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About the cover

  D e s e r t   E x p o s u r e   January 2009


Henry Lightcap's banner

Man of the People

Isn't it about time ordinary folks had a lobbyist of their own?


I am getting somewhat disaffected with the concept of earning a living through the execution of any actual work. Therefore, I have decided I am looking for a new line of work. If any of you fine people hear about a job, please call me at Chateau Lightcap directly, but know in advance that I am somewhat particular in the specific position I am seeking. I am inclined to find something more suited to my quasi-retired work ethic. That's why I believe it's high time for me to find gainful employment as a lobbyist in Washington, DC.

"Why Henry," you might exclaim to yourself, which would be awful strange unless your name is Henry, too. "You are a hard-working, contributing member of society! Why do you want to regress on the evolutionary ladder and become a lobbyist, a profession only slightly more distasteful than clubbing baby seals?"

Allow me to share my vision on becoming a lobbyist: It all revolves around eating expense-account ribeye steaks and quaffing liquor that's older than the average NFL linebacker. Plus, I think I can really make a difference for regular folks like us.

Like me, you've probably grown weary of an endless parade of corn-fed white guys in expensive suits having more influence with our congressmen than the people who voted for them. It seems like every profession and organization has a political lobby at work for them in Washington, making sure that their gravy boat doesn't get overturned. From the AARP to the NAACP, from the NRA to the AMA, lobbyists and their political action committees pound fistfuls of cash into a system based upon the precept that "money talks." Or maybe I'm just being a dried-up, salty old cynic.

I have consumed enough union-made beer to know the simple truth about our system of government. It turns out that we all like the idea of representation in Congress, but we tend to gloss over the fact that is precisely why lobbyists flock to Washington. "We have met the enemy, and he is us," said the cartoon character Pogo, a political savant who is nearly lost in a generation weaned on "South Park." Americans claim to dislike lobbyists unless it's their own self-absorbed lobby being represented. If you are a doctor, you likely support what the AMA does. If you spend your weekends naked in the forest copulating with conifers, you probably align yourself with the Sierra Club lobbyists. Lobbyists represent the interests of their members, and their members are Americans just like you and me (usually).



But I digress from my job-seeking quest. I want to be a lobbyist, too, but instead of representing a profession or a special-interest group, I think I would do just dandy as a lobbyist for you, the average Joe. Unlike a lot of those briefcase-toting, Armani-wearing, fat-cat lobbyists, I think I am more in touch with regular folks. Frankly, I could give a kangaroo-rat's ass whether or not tariffs remain on imported European wheat shipments, but I wouldn't mind if a few laws were passed limiting medical malpractice lawsuits in this country. It really won't bother me if my God-given second-amendment right to purchase a depleted-uranium, Teflon-coated armor-piercing bullet is diminished, but I would really prefer not to have to pay sales taxes on Internet purchases — ever.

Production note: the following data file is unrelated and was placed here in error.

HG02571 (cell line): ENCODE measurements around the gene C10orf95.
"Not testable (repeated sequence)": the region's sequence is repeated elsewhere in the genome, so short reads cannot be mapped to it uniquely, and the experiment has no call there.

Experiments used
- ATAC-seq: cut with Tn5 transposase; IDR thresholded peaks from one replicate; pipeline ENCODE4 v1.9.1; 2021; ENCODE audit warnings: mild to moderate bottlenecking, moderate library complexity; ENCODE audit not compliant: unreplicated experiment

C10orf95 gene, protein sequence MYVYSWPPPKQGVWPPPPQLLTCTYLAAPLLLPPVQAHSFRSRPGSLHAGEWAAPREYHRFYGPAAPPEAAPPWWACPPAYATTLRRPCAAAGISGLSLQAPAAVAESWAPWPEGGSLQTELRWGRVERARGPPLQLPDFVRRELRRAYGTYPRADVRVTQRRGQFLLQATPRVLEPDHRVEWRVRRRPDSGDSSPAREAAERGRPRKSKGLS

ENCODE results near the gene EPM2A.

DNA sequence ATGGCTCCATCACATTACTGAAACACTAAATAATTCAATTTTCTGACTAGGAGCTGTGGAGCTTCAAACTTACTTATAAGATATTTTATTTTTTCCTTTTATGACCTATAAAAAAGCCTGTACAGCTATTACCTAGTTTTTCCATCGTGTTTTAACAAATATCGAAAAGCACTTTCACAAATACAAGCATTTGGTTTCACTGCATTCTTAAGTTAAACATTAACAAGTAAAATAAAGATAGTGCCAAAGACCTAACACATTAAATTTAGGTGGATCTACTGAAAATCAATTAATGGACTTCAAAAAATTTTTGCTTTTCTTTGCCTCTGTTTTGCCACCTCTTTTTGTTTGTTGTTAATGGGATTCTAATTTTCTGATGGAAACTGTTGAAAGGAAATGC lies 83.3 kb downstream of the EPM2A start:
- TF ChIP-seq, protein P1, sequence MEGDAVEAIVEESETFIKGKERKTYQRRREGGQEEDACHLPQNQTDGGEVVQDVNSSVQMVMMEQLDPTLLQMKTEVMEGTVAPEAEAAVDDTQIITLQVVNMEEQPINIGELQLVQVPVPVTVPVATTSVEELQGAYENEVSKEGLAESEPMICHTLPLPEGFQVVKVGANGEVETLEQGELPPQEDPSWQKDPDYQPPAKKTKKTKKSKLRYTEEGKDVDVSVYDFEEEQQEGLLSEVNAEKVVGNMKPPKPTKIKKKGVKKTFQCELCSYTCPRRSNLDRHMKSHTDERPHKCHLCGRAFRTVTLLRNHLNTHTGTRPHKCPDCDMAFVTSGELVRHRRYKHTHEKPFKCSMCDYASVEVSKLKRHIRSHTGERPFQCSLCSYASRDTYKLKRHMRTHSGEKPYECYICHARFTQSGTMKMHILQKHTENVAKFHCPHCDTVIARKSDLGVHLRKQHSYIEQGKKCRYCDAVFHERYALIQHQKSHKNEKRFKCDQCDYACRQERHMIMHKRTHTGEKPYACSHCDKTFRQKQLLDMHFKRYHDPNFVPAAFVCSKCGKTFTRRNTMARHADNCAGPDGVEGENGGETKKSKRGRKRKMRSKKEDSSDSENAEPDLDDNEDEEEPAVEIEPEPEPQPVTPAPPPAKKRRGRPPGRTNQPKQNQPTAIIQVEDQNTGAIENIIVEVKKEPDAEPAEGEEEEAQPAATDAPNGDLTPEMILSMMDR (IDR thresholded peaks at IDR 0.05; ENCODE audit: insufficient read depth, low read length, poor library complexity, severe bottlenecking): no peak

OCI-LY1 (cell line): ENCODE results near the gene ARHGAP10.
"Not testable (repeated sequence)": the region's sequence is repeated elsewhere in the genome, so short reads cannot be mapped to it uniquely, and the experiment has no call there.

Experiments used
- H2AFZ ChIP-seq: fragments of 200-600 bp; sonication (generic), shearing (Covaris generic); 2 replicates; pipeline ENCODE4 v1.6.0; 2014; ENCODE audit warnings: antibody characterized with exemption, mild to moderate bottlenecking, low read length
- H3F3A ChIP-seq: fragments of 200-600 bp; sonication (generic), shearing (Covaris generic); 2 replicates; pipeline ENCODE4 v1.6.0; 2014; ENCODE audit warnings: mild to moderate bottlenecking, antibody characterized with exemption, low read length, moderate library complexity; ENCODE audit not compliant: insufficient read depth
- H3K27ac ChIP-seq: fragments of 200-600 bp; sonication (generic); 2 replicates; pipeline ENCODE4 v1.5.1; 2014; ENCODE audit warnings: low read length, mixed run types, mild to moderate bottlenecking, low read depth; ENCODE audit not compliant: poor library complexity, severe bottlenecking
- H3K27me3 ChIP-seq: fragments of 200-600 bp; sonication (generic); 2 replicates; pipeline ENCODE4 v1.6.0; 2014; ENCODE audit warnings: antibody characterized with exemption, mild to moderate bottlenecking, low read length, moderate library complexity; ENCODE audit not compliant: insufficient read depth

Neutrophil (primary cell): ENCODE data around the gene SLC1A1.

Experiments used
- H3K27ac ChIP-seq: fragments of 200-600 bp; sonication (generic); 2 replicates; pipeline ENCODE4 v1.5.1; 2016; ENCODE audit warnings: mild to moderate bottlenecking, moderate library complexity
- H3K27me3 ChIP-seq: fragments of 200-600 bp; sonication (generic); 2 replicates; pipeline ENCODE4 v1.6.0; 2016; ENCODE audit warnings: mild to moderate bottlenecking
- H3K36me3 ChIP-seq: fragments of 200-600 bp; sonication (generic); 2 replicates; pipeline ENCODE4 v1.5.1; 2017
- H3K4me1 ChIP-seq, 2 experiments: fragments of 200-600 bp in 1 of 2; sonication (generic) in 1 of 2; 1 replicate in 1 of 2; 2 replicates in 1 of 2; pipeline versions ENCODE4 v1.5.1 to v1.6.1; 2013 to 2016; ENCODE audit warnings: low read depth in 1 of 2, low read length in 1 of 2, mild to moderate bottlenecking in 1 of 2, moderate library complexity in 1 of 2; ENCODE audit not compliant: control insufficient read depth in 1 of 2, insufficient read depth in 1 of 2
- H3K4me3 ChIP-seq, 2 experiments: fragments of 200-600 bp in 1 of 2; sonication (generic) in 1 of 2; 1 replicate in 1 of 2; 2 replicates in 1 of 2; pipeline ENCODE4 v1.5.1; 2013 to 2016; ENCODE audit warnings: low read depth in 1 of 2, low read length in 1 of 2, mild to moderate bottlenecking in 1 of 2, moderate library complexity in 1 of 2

So here's my proposition: As Americans, we have been busy kicking in lots of tax money for everything from roads to wars, so there isn't much left to hire a lobbyist. But if every mother-lovin' reader of this column were to just send along a measly $5 bill, I could fill up the truck, toss my boots, bedroll and a cooler in the back, and mosey up to Washington. I'm quite an affable character, what with my straight-leg denim jeans and farmer's tan, so I don't think I'll have much of a problem making friends in Congress. Heck, I'll take 'em to lunch at the local taqueria and treat them to salsa and Mexican beer, and explain things real simple-like to them all. If my substantial powers of persuasion are not enough, I am not against deploying a flotilla of prostitutes and sacks of paper money. If that fails to sway them to our common interests, then I still know a few rough characters who could cuff 'em around a bit until they see the light.

Our Founding Fathers got along just find without lobbyists, and I don't see why we need them now. All it took back then to be a successful legislator was a sense of purpose and an ability to act on one's values and beliefs, with the constituents in mind. If today's system had been around 225 years ago, the British East India tea company would have had a contingent of barristers pushing for Congress to name Earl Gray as the official beverage of the United States. Or the candle makers' union would have had lobbyists pushing for laws restricting the use of whale oil in lamps. Luckily, the elected officials back then spent far more time in partisan attacks and endless jaw-jacking than kow-towing to special interest groups that promised to fund their next election campaign.

Voters issued a resounding mandate for change a couple months ago, and I would like to throw my crusty old hat into the ring of audacity. The time has come for corporations and special-interest groups to take a back seat to the general good, so that things can work for America again. When it comes to simplifying the process, I challenge my fellow countrymen to find anything simpler to send to Washington than Henry Lightcap. . . man of the people!



Henry Lightcap bides his time in Las Cruces until
the people summon him to Washington, DC.

 

 



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